This FAQ article is based on tax law for the year ending 29 February 2024.
In September 2022, an employee passed away a day after giving birth. The company agreed to pay out three months of maternity leave (R75,000 * 3 = R225,000) plus R25,000 contributions from the staff. Recently, the estate lawyers confirmed the setup of a trust to use the funds for the deceased employee's daughter.
What is the most tax-efficient way for the company to pay the funds to the trust or the deceased employee's daughter, and can the company deduct this donation from their income tax if they pay donation tax on it?
Income Tax Act 1962, Sections 7, 54, 56
The maternity leave benefit that the employee earned is part of her remuneration. Therefore, it is subject to income tax and PAYE in the hands of the employee, regardless of whether it is paid to her estate or her daughter. The company should deduct the appropriate amount of tax from the payment and issue an IRP5 certificate. The company can claim this payment as a deduction from its taxable income, as it is an expense incurred in the production of income.
If the maternity leave payment has not accrued as a condition of employment and is solely a gratuitous gesture from the company, then it could be considered a donation.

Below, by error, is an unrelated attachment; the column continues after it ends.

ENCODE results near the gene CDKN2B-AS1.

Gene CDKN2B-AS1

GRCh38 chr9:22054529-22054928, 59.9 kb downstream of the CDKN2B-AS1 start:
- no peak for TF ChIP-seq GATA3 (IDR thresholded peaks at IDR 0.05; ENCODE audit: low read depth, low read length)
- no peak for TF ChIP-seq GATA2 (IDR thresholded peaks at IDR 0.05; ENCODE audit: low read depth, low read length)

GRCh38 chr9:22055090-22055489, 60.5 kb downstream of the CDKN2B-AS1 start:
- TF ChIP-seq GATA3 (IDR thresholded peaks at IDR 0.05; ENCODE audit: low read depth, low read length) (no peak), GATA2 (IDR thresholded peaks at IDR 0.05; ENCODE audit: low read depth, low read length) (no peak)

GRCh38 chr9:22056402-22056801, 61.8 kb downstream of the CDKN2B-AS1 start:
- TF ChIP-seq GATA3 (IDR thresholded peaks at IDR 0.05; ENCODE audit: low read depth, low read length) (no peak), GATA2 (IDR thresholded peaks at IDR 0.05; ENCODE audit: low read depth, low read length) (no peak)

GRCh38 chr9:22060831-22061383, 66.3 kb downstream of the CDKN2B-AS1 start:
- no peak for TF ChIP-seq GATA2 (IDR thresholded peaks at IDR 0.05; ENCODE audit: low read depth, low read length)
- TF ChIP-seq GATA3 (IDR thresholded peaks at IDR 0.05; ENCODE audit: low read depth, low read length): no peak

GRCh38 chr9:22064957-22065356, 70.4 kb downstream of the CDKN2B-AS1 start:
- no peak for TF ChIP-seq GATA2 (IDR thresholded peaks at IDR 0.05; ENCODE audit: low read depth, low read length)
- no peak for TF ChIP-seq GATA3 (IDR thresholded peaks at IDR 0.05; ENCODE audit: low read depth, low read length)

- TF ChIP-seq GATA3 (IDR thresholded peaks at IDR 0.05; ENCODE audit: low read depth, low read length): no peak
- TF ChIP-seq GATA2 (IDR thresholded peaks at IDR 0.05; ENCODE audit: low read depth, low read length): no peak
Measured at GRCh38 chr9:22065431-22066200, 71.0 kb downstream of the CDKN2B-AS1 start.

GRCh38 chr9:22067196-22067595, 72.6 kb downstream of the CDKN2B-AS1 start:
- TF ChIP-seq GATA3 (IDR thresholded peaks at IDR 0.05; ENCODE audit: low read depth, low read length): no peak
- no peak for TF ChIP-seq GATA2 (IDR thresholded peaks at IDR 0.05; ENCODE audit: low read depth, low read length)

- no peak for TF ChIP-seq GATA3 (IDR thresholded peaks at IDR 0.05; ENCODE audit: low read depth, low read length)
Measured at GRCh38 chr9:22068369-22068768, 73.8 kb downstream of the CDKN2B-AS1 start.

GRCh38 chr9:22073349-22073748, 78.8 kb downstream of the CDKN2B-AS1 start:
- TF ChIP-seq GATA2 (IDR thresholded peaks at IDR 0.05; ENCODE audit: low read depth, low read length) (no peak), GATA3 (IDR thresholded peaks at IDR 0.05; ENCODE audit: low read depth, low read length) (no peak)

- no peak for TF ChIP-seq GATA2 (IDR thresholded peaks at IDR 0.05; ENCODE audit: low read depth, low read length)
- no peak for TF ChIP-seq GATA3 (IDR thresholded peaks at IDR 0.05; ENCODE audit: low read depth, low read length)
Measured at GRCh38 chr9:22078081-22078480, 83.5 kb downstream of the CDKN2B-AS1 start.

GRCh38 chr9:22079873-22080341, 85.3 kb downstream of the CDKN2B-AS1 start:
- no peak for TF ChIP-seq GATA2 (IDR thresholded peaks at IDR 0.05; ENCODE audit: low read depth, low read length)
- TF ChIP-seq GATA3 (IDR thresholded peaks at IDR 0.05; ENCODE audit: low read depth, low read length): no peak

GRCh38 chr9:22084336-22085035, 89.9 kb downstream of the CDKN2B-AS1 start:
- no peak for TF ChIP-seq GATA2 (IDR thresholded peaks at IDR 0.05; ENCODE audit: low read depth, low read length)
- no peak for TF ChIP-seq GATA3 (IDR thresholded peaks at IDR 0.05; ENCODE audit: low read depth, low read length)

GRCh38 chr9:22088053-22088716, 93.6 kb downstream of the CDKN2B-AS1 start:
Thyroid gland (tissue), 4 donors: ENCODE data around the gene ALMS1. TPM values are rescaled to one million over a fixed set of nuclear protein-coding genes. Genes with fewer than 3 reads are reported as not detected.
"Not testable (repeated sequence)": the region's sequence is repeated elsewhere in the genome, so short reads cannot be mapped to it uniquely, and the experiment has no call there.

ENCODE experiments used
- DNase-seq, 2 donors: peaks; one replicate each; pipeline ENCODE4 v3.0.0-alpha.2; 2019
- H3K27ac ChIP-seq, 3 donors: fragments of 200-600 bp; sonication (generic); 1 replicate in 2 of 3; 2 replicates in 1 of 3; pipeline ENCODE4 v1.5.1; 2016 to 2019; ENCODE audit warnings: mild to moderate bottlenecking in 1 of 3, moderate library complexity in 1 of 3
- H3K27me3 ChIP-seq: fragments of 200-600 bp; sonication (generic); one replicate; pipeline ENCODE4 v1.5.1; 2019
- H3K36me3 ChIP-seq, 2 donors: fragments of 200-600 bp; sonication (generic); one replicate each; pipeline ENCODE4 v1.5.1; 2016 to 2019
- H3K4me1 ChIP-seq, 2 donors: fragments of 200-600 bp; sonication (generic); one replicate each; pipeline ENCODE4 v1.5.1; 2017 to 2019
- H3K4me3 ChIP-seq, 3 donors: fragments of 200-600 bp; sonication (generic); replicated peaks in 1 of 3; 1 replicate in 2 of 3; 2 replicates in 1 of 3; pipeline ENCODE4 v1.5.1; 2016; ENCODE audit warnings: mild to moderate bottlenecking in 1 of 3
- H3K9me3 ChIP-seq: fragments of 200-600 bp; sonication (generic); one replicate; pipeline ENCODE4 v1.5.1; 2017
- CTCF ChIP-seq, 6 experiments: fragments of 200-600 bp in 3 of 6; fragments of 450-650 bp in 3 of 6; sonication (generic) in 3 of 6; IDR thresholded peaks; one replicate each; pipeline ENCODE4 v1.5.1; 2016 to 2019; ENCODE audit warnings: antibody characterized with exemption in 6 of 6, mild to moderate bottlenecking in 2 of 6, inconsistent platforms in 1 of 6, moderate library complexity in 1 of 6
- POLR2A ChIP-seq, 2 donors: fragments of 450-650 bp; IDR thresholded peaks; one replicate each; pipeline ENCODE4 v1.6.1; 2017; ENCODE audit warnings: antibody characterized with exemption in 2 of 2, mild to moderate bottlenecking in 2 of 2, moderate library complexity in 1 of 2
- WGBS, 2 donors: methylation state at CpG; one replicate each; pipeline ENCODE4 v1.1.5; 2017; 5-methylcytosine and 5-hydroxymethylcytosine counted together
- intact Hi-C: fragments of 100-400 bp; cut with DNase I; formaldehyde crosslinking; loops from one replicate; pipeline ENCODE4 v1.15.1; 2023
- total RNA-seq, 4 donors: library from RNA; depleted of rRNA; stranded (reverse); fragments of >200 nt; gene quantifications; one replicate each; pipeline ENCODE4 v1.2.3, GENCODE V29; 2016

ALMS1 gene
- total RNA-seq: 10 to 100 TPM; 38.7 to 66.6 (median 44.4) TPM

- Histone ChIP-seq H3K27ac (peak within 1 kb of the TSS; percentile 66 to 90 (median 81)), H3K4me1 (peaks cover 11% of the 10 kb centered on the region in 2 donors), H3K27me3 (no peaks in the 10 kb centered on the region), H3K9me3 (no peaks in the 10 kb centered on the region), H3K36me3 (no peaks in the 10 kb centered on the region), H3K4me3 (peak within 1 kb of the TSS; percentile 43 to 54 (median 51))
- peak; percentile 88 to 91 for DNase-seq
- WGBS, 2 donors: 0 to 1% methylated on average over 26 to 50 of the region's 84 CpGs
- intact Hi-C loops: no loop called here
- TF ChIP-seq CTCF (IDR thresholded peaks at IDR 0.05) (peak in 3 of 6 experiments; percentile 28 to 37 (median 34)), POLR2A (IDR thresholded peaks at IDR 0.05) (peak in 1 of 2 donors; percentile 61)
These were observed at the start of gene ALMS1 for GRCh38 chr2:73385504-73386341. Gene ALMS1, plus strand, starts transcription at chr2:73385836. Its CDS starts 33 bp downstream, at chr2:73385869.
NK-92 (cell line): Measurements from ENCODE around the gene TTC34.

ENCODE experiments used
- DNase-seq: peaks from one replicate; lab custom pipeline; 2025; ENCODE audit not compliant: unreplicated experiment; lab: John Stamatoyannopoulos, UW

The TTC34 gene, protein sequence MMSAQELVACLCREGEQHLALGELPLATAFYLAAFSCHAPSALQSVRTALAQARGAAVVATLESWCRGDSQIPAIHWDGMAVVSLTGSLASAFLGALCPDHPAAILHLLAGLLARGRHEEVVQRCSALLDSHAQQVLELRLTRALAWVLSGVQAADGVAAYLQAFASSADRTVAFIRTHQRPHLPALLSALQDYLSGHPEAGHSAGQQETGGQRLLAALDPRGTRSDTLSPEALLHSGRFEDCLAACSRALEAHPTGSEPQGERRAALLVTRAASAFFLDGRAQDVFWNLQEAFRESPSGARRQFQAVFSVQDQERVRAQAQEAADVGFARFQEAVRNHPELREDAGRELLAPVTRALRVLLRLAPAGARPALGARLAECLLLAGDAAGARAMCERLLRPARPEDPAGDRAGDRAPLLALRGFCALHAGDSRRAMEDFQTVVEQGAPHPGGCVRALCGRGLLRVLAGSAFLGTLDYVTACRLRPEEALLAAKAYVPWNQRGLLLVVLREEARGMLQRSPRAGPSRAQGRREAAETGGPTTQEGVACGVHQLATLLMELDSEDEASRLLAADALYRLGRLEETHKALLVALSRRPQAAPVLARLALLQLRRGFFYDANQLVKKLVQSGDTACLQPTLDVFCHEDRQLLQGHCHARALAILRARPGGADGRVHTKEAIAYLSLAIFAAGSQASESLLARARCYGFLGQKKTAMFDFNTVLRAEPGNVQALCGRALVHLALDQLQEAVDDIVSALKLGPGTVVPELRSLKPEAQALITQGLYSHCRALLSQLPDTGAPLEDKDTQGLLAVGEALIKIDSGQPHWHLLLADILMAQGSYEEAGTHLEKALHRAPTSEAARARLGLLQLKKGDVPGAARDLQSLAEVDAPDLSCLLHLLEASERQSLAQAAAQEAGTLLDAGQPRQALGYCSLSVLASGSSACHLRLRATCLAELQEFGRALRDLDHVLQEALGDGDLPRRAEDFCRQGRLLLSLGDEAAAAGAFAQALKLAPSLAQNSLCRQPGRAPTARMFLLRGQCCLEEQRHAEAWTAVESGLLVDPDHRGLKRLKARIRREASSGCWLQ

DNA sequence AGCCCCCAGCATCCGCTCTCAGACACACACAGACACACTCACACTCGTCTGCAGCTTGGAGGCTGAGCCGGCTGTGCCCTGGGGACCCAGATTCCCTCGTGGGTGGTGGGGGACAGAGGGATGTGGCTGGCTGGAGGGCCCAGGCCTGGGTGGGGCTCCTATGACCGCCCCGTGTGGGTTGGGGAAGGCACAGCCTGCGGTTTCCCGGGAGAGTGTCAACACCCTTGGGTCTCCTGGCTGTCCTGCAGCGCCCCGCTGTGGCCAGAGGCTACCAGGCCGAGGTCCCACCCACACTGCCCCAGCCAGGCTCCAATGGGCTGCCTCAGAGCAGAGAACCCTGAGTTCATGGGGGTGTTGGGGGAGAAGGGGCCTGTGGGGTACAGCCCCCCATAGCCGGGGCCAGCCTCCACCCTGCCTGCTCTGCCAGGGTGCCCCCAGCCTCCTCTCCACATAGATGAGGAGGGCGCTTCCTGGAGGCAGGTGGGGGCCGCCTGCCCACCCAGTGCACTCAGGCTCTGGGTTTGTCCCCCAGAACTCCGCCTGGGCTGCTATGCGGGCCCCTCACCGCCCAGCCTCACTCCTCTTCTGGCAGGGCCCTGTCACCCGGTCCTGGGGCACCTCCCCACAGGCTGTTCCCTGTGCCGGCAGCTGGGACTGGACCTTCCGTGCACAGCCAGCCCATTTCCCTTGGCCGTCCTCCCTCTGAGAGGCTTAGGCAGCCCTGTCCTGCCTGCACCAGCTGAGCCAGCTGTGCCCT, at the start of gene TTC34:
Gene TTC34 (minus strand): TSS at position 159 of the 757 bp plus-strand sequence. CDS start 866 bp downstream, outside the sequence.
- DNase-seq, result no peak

The staff contribution is a donation made by the staff members to the employee’s daughter, and it is not a benefit or expense for the company. Therefore, the company should not deduct any tax from this payment, nor claim it as a deduction from its taxable income. The staff members who donated are liable for donations tax, which is 20% of the value of the donation, up to R30 million, and 25% of the value exceeding R30 million. However, each staff member has an annual exemption of R100 000, which means that they can donate up to this amount without paying any donation tax. The staff members should declare their donations in their tax returns and pay any donations tax due to SARS as required.
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